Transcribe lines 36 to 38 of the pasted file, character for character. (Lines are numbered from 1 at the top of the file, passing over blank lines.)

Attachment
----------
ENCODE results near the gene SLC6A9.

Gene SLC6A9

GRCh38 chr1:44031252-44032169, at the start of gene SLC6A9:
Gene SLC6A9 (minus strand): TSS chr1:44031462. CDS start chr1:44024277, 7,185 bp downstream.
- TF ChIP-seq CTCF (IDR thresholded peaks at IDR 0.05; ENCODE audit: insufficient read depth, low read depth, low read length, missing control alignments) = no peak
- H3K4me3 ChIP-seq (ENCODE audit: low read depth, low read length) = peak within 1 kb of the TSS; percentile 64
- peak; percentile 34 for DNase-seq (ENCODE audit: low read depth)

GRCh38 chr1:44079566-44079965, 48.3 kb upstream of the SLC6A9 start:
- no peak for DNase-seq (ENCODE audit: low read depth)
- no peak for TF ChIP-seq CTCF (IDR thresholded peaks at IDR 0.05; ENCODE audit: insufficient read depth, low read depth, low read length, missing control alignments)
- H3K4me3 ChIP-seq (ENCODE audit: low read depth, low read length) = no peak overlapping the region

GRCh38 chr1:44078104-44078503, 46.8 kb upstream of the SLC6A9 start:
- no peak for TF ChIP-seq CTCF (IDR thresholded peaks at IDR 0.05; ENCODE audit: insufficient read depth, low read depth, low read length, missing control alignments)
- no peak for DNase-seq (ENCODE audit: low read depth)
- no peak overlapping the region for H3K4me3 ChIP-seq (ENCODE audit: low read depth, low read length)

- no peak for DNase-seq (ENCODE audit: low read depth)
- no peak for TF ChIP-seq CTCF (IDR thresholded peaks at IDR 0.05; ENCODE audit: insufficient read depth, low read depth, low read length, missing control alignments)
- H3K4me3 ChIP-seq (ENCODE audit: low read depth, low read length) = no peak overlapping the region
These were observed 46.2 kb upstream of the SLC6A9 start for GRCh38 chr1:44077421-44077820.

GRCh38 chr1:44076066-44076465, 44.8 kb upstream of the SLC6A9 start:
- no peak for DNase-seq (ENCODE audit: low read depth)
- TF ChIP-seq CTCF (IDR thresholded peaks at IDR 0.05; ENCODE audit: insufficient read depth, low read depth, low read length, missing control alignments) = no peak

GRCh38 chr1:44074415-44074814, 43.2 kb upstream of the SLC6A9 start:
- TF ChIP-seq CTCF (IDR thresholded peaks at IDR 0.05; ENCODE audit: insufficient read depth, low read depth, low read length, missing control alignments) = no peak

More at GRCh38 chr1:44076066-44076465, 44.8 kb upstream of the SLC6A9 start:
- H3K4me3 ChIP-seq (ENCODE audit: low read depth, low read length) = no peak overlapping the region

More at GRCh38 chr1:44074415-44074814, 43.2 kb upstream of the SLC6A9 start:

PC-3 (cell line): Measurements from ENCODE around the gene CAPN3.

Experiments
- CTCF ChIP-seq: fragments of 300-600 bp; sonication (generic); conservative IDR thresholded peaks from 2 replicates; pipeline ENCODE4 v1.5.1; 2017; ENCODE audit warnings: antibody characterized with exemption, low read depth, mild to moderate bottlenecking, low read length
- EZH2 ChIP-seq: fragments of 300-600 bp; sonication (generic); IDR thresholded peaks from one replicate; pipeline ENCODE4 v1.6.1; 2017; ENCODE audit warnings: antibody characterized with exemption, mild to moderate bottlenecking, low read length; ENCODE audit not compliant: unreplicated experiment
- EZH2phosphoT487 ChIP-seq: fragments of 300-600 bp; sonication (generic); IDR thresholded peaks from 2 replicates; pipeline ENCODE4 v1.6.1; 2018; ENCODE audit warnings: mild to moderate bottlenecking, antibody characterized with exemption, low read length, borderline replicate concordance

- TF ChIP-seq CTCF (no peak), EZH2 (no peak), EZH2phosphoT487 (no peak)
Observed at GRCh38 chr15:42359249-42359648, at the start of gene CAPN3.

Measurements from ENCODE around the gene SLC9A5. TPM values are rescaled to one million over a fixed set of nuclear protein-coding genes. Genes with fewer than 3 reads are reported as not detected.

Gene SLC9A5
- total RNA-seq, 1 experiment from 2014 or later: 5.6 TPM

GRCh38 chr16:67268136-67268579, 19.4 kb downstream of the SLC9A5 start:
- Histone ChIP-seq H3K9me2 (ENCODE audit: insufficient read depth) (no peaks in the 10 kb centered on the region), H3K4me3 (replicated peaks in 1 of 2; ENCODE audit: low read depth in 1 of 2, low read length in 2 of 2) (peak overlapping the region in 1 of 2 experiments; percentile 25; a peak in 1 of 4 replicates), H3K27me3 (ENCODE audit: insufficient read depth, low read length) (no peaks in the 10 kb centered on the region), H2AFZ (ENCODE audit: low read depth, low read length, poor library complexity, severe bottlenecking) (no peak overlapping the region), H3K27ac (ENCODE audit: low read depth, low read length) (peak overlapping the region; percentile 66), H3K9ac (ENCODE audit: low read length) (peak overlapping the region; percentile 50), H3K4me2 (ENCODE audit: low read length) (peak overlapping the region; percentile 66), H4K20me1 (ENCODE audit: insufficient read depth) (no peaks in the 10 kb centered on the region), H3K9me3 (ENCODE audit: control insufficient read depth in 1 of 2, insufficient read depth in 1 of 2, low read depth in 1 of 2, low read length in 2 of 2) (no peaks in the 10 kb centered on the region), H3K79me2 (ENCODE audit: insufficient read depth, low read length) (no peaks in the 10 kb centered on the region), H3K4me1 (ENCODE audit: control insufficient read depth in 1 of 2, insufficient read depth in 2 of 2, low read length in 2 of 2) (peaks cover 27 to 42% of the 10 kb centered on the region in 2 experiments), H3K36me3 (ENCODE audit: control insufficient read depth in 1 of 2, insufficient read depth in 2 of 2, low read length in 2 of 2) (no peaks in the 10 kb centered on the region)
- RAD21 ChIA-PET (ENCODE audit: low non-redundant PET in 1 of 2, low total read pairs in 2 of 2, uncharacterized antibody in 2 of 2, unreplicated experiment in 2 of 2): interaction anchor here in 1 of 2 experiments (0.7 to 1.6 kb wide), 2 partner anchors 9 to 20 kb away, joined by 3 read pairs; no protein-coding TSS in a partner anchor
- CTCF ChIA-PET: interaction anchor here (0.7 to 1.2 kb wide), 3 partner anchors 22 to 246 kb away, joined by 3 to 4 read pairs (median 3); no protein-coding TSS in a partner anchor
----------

Gene SLC9A5
- total RNA-seq, 1 experiment from 2014 or later: 5.6 TPM

GRCh38 chr16:67268136-67268579, 19.4 kb downstream of the SLC9A5 start: